“Jamaica is already a key business district and a critical transit hub, but we haven’t even scratched the surface of this community’s potential,” he said, citing a need for affordable housing, infrastructure investments, school seats and open space.

To date, the DOT has committed to investing $55 million to Jamaica street improvement projects, shared Richards.

Improving the Airports

Richards launched the Downtown Jamaica Improvement Council with council member Natasha Williams last spring, and called upon the Department of Transportation (DOT) to launch a Jamaica Neighborhood Planning Study to take a “holistic, community-led look at how to make Jamaica the premiere live, work and play neighborhood in the city.”

This is personal to Richards, as a Jamaica native, he shared, stating that giving back to the community is the one thing he wants to accomplish while in office.

“Jamaica is already a key business district and a critical transit hub, but we haven’t even scratched the surface of this community’s potential,” he said, citing a need for affordable housing, infrastructure investments, school seats and open space.

To date, the DOT has committed to investing $55 million to Jamaica street improvement projects, shared Richards.

Reimagining Creedmoor

The future of the Creedmoor Psychiatric Center campus was raised by Richards in his address, noting the series of community workshops since February to begin the process of redeveloping the campus.

While it’s his office that will have final say, Richards is inviting the community to provide their input on what the 50 acre campus in Queens Village should be transformed into. It is currently being used as a  small inpatient, outpatient and residential service provider for mentally ill patients. Affordable housing is a leading option for the facility.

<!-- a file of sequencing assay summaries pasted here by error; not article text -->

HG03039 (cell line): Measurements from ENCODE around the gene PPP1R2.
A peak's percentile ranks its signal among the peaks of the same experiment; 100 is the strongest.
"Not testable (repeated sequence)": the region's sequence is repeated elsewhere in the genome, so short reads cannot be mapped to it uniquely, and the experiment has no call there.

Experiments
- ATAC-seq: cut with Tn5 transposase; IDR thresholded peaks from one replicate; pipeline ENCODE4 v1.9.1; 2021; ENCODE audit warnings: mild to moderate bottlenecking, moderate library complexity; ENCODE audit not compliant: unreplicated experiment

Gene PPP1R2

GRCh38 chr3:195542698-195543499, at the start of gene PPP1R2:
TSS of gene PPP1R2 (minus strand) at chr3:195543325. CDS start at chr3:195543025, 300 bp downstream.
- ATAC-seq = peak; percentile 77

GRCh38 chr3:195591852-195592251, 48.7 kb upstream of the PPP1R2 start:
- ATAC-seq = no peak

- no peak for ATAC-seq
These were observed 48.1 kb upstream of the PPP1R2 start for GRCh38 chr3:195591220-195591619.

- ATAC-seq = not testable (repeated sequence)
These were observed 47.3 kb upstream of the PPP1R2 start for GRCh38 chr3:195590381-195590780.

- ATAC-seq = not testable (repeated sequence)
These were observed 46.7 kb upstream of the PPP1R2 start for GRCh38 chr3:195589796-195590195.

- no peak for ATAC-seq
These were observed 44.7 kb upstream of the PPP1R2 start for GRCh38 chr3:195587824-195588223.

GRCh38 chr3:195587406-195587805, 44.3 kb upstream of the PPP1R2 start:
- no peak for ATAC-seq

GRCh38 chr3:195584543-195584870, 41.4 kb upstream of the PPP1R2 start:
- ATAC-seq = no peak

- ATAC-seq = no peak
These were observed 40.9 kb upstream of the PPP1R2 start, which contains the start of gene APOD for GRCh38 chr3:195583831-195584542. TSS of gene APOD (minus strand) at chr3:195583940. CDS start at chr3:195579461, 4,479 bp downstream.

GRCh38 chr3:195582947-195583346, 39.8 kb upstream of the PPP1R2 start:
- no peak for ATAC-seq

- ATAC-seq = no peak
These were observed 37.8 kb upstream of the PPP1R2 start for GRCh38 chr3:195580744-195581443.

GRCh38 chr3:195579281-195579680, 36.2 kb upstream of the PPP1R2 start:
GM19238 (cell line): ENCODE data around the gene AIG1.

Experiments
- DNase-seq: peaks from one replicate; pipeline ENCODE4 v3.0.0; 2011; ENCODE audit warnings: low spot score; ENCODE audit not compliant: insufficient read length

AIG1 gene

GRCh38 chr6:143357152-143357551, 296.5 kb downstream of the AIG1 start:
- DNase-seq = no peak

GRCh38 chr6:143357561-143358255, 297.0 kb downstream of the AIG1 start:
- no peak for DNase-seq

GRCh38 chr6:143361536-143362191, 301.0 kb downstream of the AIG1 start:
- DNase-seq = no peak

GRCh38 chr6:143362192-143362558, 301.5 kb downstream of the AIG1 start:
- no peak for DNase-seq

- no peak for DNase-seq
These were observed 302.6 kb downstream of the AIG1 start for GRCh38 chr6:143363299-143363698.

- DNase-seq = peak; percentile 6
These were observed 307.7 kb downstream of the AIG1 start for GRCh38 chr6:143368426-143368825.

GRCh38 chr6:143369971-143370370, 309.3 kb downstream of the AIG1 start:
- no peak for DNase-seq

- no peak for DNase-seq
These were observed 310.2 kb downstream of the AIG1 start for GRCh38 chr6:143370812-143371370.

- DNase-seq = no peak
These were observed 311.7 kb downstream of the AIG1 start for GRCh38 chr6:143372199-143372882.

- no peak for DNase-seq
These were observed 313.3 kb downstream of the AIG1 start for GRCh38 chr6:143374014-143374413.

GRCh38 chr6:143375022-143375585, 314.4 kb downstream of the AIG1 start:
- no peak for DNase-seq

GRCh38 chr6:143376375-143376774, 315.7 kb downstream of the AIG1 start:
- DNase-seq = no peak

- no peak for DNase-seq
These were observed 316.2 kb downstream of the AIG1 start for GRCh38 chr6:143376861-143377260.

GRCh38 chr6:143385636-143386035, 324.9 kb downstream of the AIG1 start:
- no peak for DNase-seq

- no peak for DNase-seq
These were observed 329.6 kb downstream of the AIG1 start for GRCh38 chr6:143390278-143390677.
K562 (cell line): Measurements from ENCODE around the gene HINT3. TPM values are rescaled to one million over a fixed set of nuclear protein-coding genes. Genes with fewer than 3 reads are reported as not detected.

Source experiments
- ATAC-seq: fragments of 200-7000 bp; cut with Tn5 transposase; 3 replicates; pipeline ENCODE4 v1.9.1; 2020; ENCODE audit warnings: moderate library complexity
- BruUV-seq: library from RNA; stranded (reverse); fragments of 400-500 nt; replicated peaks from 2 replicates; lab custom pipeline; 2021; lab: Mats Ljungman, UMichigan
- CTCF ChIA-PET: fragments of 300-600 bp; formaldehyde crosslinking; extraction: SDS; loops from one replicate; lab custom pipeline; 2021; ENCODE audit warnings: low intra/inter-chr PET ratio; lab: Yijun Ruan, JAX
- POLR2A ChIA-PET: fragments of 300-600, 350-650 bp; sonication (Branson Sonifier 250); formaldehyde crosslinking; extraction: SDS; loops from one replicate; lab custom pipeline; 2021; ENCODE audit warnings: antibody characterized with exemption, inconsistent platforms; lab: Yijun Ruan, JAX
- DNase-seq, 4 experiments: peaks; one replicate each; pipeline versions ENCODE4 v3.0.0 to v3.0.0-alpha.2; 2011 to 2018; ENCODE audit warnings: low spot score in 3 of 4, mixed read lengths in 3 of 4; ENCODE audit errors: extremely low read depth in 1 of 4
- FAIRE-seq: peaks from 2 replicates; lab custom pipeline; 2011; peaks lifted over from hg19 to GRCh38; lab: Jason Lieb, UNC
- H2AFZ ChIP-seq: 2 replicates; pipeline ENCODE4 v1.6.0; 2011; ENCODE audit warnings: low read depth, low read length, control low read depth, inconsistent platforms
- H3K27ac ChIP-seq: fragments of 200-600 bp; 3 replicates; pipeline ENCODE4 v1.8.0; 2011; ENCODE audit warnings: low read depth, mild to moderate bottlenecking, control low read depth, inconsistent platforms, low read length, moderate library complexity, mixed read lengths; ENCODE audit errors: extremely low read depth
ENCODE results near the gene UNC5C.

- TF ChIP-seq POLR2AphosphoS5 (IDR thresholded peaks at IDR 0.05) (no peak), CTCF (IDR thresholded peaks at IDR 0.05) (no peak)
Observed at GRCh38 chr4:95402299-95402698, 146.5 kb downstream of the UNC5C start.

“We are making our own blueprint for what community development should look like moving forward,” he said. “At the end of the day, Creedmoor represents a transformative opportunity to make a meaningful impact on the lives of Eastern Queens residents.”

Man Indicted for Attempted Murder of Cop in Jamaica

By Alicia Venter



A man has been indicted for the attempted murder of a police officer in a shooting on Jamaica Avenue on April 5.

Devin Spraggins, 22 of Jamaica, allegedly shot rookie officer Brett Boller as he fled him and his partner, officer Anthony Rock. Both officers are 22 years old.

He is facing two counts of attempted murder in the first degree, among other charges, the Queens District Attorney’s Office announced on May 3. He faces up to 40 years to life in prison for each charge of attempted murder if convicted.

The charges claim that prior to the shooting, Spraggins punched a fellow passenger on a bus driving down Jamaica Avenue near 160th St. at around 3:20 p.m. on April 5. The officers were flagged down by the bus driver for assistance, and as they tried to speak to Spraggins, he pushed Rock and fled. In the chase that followed, Spraggins allegedly turned back, firing at both officers and hitting Boller in the leg.

After shooting Boller, Spraggins ran into a parking garage, and was caught on video surveillance removing his black jacket and sweatshirt, fleeing in a white T-shirt. Security camera footage caught Spraggins entered a black Nissan later identified as a Lyft vehicle, at 161st and Hillside Avenue.

He was taken to his a residence on 215st Street in Jamaica, where a search warrant the next day. The discovery of evidence led law enforcement to Spraggins’ Bronx home, and he was arrested at that location.

Spraggins was taken to Jamaica Hospital following the shooting, where he underwent surgery.

“The brazen shooting of a police officer in broad daylight will not go unanswered,” said Queens District Attorney Melinda Katz in a statement. I want to thank the staff from my office that assisted in the investigation with the NYPD and federal law enforcement to quickly apprehend the defendant. We will not let up in our efforts to get guns off the street and keep our officers and communities safe.”